Environmentalists Against the Jones Act
The Jones Act (codified as the Merchant Marine Act of 1920) is a fairly obscure statute. But many market-based policy wonks agree that the protectionist regulation is much more far-reaching and destructive to commerce and innovation than one might expect. And the coalition of Jones Act critiquers just gained another group: environmentalists.
To understand why environmentalists have recently gone against Jones Act, it’s important to understand the problems this regulation causes. . The Jones Act is well summarized by a recent, very witty six-minute video produced by Reason. But if you would like an explanation on paper (and one that is a little less sarcastic), you need to know that the Jones Act began as a defense of our nation’s transport reliability and devolved into the regulatory protectionism we see today.
This act requires that any vessels shipping goods in between American ports (otherwise known as cabotage) be built, owned, and operated by American citizens. After foreign ships were called back to Europe to fight in World War I, the United States grew concerned about the reliability of our shipping if we grew too reliant on non-American ships. But after this regulation was passed, it did not necessarily increase reliability – it just made things much harder and more expensive to ship by sea, increasing land-based transportation and discouraging various ventures.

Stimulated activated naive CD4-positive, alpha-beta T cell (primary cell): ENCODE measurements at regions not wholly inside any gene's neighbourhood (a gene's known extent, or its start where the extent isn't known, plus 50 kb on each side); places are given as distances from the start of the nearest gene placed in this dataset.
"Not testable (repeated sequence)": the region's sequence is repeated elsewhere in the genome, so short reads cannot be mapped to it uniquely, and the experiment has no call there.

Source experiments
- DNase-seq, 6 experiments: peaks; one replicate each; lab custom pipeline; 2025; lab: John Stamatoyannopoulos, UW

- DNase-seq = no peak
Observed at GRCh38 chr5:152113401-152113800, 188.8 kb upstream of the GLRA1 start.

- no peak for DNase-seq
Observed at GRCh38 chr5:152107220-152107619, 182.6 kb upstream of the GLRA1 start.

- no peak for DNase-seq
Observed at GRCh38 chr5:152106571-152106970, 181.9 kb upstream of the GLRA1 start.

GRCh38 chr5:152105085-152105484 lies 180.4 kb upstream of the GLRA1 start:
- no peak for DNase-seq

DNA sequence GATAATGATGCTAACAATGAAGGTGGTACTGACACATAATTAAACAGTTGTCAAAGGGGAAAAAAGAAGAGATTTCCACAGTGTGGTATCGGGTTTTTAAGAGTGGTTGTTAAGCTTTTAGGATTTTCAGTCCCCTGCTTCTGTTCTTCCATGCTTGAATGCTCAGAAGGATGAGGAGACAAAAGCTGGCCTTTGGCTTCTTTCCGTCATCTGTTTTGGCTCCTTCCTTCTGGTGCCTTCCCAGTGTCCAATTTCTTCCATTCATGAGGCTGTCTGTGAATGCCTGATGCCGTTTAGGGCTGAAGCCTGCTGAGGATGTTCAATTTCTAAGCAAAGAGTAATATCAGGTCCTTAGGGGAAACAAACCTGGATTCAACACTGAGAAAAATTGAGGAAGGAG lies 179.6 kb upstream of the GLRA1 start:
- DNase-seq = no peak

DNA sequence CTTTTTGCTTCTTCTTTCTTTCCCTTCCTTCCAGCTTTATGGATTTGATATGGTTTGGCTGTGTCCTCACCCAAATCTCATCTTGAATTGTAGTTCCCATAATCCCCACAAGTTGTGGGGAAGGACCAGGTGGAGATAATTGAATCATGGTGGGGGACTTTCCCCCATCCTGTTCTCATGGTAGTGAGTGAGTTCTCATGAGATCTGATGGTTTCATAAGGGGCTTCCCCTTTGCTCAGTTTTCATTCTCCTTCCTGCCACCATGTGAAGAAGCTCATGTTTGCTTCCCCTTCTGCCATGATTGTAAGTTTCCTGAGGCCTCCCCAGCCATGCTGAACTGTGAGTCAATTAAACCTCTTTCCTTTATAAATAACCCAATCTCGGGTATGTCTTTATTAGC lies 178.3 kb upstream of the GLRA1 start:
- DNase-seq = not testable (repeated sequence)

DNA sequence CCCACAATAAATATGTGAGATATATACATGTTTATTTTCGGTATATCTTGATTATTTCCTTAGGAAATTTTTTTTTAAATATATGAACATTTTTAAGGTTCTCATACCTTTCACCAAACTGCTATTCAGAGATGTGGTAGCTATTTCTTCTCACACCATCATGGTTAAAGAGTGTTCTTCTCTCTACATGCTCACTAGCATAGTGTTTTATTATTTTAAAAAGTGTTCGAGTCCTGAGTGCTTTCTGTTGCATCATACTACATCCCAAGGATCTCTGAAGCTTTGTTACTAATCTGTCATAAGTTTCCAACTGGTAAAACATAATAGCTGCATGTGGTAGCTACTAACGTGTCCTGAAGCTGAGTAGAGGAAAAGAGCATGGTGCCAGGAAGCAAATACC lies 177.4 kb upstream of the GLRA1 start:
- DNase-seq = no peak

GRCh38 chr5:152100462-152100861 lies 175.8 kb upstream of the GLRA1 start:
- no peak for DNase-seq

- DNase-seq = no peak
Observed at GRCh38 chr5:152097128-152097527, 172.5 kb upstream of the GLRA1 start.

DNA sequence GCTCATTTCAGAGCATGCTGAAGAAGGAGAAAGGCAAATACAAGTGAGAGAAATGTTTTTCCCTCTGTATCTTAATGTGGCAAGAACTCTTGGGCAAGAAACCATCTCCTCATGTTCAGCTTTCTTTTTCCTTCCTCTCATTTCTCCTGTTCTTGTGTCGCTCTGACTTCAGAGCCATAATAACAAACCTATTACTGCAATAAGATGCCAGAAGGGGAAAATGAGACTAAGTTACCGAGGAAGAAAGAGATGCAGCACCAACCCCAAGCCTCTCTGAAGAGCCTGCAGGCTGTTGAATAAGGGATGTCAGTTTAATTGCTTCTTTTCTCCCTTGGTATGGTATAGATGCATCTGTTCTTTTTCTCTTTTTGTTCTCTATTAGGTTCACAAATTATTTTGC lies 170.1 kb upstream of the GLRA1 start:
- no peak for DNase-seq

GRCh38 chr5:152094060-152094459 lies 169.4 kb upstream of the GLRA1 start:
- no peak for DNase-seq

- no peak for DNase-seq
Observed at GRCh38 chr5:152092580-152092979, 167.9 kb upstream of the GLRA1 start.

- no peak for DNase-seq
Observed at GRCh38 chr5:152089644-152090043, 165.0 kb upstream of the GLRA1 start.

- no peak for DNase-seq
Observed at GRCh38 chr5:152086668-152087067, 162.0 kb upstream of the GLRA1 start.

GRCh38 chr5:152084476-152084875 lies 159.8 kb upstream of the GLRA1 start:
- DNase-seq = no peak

So why does that bother environmentalists?. This has come alongside one key push in a diversified energy grid – offshore wind. To ship things out to offshore locations, and between ports as necessary, developers are forced to be in compliance with the Jones Act. This makes the whole venture more expensive, difficult to develop, and has even forced some developers to operate out of Canadian ports, a further distance from the project to be compliant.
In discussing the ways the Jones Act hampers offshore wind development, Colin Grabow of the Cato Institute wrote:
“The Jones Act’s harm to this sector has also been recently highlighted by energy industry observers. Rystad Energy, for example, last month cited the Jones Act as a key reason why the United States is falling behind other regions of the world in the development of offshore wind while a new report from IHS Markit says the Jones Act must be relaxed if the United States is to meet its offshore wind targets.”
The Jones Act interferes in our budding offshore wind energy growth is a perfect example of how big government regulation interferes with market-based environmentalism. This is one issue where market-based policy supporters and even the most market-hating environmentalists can find themselves in the same boat (pun fully intended). If we want to see innovation help us heal our environment and build a better energy grid, we must roll back the regulation that stands in the way of accomplishing these goals.